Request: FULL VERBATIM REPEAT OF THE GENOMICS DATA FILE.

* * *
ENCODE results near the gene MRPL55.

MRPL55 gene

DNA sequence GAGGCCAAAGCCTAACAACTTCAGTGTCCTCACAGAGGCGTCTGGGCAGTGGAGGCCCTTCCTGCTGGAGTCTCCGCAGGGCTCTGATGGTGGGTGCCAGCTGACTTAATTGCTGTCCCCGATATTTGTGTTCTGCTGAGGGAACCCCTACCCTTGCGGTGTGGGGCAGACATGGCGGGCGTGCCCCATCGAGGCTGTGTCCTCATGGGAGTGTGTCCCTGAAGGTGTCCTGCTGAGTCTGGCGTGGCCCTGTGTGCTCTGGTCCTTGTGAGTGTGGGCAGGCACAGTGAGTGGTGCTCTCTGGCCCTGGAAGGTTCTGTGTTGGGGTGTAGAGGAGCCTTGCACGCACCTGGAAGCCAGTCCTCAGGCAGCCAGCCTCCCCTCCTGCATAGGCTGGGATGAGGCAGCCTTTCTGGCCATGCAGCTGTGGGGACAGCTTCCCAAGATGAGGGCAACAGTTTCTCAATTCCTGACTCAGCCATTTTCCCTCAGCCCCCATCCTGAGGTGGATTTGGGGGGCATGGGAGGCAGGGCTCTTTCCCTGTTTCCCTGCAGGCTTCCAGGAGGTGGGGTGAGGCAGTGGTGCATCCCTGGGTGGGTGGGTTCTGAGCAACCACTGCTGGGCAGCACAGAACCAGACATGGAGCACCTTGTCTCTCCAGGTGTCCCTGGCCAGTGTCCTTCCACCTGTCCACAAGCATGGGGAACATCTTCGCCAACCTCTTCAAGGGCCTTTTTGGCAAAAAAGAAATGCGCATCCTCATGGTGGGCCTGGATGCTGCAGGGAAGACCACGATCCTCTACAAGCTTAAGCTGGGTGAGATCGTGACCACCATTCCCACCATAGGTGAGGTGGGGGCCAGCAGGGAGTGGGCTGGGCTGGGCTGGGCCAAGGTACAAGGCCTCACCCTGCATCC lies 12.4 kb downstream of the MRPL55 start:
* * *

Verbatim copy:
ENCODE results near the gene MRPL55.

MRPL55 gene

DNA sequence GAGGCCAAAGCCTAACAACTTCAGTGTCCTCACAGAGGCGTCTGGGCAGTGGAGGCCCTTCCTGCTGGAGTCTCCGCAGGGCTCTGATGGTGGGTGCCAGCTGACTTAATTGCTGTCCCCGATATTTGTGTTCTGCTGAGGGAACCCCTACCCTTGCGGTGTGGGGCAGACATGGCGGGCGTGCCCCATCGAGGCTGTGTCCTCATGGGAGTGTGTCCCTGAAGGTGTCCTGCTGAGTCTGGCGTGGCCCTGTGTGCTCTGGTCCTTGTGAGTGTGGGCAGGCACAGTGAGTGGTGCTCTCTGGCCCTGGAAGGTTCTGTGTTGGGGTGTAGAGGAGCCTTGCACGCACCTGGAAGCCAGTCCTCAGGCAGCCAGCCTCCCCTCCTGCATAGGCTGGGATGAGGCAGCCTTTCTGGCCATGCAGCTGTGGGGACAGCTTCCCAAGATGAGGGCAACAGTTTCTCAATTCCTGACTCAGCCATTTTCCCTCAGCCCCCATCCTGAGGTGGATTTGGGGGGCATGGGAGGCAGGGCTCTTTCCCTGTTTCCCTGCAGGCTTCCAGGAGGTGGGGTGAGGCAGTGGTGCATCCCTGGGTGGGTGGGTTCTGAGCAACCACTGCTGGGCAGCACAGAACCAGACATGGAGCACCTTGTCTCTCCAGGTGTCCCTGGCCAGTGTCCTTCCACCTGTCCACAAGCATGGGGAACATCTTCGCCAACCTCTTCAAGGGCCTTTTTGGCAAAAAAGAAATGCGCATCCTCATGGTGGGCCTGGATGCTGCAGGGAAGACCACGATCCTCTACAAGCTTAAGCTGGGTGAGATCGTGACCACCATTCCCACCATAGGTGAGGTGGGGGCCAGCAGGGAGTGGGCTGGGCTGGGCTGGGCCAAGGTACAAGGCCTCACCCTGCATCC lies 12.4 kb downstream of the MRPL55 start: